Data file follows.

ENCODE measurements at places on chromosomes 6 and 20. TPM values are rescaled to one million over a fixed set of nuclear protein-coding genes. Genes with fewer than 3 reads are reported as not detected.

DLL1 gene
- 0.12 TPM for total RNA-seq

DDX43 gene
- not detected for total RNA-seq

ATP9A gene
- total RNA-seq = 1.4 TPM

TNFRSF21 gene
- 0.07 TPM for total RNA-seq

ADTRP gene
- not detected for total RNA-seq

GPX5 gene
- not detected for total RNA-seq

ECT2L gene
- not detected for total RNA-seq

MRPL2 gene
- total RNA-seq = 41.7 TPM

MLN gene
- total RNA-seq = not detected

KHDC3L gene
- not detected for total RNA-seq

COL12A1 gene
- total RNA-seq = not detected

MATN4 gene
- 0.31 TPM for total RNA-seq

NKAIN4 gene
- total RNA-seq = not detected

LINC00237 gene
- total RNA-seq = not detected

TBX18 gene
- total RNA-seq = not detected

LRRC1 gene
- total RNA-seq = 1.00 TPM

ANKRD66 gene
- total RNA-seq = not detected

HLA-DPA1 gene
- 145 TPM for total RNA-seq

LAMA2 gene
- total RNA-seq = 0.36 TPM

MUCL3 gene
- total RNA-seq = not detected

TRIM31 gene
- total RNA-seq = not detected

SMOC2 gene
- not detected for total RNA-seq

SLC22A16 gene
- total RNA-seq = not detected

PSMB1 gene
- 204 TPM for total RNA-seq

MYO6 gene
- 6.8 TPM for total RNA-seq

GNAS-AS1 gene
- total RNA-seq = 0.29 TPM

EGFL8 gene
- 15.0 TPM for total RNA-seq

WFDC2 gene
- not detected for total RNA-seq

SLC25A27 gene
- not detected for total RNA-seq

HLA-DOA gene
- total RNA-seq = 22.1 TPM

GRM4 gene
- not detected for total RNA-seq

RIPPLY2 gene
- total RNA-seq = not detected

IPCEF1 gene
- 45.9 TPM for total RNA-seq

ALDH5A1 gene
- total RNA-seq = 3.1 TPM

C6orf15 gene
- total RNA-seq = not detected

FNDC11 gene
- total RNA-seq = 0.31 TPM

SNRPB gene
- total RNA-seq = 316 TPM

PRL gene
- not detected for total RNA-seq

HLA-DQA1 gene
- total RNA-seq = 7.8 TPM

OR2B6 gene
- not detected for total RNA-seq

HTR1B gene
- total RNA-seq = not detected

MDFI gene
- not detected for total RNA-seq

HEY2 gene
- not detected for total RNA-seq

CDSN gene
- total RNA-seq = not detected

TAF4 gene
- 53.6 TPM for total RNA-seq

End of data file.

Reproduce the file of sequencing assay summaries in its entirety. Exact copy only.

ENCODE measurements at places on chromosomes 6 and 20. TPM values are rescaled to one million over a fixed set of nuclear protein-coding genes. Genes with fewer than 3 reads are reported as not detected.

DLL1 gene
- 0.12 TPM for total RNA-seq

DDX43 gene
- not detected for total RNA-seq

ATP9A gene
- total RNA-seq = 1.4 TPM

TNFRSF21 gene
- 0.07 TPM for total RNA-seq

ADTRP gene
- not detected for total RNA-seq

GPX5 gene
- not detected for total RNA-seq

ECT2L gene
- not detected for total RNA-seq

MRPL2 gene
- total RNA-seq = 41.7 TPM

MLN gene
- total RNA-seq = not detected

KHDC3L gene
- not detected for total RNA-seq

COL12A1 gene
- total RNA-seq = not detected

MATN4 gene
- 0.31 TPM for total RNA-seq

NKAIN4 gene
- total RNA-seq = not detected

LINC00237 gene
- total RNA-seq = not detected

TBX18 gene
- total RNA-seq = not detected

LRRC1 gene
- total RNA-seq = 1.00 TPM

ANKRD66 gene
- total RNA-seq = not detected

HLA-DPA1 gene
- 145 TPM for total RNA-seq

LAMA2 gene
- total RNA-seq = 0.36 TPM

MUCL3 gene
- total RNA-seq = not detected

TRIM31 gene
- total RNA-seq = not detected

SMOC2 gene
- not detected for total RNA-seq

SLC22A16 gene
- total RNA-seq = not detected

PSMB1 gene
- 204 TPM for total RNA-seq

MYO6 gene
- 6.8 TPM for total RNA-seq

GNAS-AS1 gene
- total RNA-seq = 0.29 TPM

EGFL8 gene
- 15.0 TPM for total RNA-seq

WFDC2 gene
- not detected for total RNA-seq

SLC25A27 gene
- not detected for total RNA-seq

HLA-DOA gene
- total RNA-seq = 22.1 TPM

GRM4 gene
- not detected for total RNA-seq

RIPPLY2 gene
- total RNA-seq = not detected

IPCEF1 gene
- 45.9 TPM for total RNA-seq

ALDH5A1 gene
- total RNA-seq = 3.1 TPM

C6orf15 gene
- total RNA-seq = not detected

FNDC11 gene
- total RNA-seq = 0.31 TPM

SNRPB gene
- total RNA-seq = 316 TPM

PRL gene
- not detected for total RNA-seq

HLA-DQA1 gene
- total RNA-seq = 7.8 TPM

OR2B6 gene
- not detected for total RNA-seq

HTR1B gene
- total RNA-seq = not detected

MDFI gene
- not detected for total RNA-seq

HEY2 gene
- not detected for total RNA-seq

CDSN gene
- total RNA-seq = not detected

TAF4 gene
- 53.6 TPM for total RNA-seq